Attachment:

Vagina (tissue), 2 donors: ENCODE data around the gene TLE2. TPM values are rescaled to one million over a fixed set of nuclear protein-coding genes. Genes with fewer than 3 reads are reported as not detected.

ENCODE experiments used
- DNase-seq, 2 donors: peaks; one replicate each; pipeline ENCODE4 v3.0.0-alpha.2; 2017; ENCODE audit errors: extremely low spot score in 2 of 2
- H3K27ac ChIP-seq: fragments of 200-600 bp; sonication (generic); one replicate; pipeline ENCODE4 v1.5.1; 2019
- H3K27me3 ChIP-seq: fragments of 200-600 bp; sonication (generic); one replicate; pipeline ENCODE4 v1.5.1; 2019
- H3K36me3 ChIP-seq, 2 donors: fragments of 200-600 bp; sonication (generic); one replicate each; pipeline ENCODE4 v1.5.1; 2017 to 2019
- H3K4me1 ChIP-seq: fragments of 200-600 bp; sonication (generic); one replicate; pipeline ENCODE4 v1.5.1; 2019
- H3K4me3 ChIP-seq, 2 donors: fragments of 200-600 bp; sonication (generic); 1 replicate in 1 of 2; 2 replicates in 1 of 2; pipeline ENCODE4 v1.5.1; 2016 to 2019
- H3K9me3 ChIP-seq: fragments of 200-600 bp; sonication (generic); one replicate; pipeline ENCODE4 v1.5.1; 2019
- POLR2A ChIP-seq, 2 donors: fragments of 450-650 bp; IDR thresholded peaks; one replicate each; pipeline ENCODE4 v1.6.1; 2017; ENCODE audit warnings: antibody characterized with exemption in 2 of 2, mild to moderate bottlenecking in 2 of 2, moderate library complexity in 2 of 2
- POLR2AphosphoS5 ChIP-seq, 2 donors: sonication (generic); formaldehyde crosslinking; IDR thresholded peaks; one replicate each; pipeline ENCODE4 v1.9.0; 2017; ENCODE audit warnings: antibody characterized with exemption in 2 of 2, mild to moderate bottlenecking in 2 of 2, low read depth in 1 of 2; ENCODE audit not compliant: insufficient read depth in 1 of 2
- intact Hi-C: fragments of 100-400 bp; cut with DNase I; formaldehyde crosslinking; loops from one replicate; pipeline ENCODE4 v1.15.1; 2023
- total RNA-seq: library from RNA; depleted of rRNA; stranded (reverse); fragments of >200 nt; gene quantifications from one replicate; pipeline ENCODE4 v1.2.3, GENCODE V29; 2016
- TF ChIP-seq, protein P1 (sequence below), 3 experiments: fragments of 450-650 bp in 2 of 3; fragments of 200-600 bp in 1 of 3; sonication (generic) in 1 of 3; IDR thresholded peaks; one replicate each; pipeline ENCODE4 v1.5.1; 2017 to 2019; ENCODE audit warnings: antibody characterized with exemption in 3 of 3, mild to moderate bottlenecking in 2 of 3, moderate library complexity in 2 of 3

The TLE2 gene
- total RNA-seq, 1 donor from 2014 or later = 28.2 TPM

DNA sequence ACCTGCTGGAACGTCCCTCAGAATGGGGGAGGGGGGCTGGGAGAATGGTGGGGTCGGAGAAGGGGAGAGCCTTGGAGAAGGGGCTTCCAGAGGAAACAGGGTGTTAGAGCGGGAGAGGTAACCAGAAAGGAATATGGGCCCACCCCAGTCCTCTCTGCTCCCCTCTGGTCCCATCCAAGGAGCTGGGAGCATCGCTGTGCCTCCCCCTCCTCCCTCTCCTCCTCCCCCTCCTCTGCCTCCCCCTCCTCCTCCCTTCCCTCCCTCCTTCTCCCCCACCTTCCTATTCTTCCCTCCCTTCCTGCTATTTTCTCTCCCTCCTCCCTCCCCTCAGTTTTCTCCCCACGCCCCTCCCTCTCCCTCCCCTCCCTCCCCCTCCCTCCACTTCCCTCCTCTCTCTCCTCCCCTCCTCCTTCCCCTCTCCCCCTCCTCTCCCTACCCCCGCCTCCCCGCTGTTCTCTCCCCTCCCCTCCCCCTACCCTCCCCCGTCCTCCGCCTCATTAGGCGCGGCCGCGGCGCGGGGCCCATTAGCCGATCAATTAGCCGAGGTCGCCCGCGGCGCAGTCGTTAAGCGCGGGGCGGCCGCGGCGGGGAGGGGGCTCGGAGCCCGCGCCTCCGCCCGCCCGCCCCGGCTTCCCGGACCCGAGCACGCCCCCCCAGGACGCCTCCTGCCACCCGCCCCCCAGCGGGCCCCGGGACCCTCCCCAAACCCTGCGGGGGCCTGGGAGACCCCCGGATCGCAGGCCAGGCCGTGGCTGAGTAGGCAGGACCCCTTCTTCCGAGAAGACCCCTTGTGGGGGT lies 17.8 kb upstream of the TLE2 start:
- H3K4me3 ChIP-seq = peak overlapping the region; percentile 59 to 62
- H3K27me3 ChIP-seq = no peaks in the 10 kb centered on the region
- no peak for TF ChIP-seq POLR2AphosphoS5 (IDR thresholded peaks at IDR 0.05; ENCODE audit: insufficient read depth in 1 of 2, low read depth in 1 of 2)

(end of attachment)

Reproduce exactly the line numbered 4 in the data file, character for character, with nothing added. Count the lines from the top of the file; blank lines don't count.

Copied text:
- H3K27ac ChIP-seq: fragments of 200-600 bp; sonication (generic); one replicate; pipeline ENCODE4 v1.5.1; 2019